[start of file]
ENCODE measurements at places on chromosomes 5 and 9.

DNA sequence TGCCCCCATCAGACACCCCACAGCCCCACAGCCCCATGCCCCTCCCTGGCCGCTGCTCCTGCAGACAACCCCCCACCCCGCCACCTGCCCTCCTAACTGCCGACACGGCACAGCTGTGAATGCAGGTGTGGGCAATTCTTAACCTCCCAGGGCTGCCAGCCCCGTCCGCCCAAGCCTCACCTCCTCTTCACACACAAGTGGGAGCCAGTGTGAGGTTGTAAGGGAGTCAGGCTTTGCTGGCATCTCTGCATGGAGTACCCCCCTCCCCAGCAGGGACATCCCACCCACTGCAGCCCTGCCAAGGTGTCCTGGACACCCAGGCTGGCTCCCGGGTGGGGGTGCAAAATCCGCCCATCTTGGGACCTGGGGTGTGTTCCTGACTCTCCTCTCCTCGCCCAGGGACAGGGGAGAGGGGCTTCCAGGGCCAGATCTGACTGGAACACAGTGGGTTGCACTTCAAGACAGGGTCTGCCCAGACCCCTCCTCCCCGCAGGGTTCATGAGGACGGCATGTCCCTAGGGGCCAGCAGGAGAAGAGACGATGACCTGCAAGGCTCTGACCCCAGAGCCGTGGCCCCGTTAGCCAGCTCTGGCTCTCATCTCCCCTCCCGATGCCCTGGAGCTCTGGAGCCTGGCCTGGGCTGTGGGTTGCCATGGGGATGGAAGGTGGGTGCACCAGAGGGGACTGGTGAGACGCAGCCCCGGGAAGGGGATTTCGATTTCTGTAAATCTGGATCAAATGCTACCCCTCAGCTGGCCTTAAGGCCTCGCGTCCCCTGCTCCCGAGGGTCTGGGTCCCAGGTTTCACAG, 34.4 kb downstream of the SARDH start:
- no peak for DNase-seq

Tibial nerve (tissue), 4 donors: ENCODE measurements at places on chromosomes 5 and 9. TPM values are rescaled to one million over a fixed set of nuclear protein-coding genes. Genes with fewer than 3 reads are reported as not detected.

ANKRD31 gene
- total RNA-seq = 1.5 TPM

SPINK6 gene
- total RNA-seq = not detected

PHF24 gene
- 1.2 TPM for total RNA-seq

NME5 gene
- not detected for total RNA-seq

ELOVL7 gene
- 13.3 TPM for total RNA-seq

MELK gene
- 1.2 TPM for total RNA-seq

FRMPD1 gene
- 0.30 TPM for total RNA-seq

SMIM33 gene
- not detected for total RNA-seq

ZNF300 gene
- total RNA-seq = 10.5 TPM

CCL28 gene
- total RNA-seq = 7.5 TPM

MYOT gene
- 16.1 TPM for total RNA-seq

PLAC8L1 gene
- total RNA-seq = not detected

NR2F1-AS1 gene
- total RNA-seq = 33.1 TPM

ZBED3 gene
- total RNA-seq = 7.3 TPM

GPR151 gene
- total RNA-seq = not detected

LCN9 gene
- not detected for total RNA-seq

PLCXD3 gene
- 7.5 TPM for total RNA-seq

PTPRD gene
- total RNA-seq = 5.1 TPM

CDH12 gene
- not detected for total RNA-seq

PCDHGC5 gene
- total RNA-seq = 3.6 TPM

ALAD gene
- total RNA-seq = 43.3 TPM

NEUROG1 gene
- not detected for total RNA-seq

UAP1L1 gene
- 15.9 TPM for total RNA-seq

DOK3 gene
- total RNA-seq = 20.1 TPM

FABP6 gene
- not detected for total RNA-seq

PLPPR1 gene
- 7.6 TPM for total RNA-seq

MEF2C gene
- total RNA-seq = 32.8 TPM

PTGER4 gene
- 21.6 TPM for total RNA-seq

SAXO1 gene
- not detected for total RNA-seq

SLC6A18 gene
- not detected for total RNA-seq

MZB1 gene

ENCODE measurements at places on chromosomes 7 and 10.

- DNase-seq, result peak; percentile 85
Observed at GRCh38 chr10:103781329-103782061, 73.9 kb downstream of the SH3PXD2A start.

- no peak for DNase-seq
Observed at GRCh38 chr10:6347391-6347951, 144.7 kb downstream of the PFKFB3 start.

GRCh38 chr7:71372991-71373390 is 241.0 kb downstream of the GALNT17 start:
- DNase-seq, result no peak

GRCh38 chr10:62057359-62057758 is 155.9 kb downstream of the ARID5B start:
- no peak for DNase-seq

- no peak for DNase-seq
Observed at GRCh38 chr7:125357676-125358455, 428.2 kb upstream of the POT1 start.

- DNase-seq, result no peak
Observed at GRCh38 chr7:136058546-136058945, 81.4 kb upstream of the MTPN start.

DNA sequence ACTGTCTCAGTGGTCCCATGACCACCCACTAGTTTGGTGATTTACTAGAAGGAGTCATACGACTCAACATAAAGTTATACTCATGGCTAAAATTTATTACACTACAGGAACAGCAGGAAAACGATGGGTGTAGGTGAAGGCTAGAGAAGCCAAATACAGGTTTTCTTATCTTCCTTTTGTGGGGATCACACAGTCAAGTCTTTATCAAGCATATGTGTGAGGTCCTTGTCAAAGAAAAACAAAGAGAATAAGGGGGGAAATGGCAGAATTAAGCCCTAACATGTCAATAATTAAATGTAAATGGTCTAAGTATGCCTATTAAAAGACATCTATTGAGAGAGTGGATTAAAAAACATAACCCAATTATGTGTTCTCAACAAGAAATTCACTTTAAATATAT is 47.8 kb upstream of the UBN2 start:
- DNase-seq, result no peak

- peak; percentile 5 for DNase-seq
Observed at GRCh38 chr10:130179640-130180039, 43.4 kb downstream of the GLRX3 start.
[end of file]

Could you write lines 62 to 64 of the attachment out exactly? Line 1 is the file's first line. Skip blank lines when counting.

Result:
- not detected for total RNA-seq

SLC6A18 gene
- not detected for total RNA-seq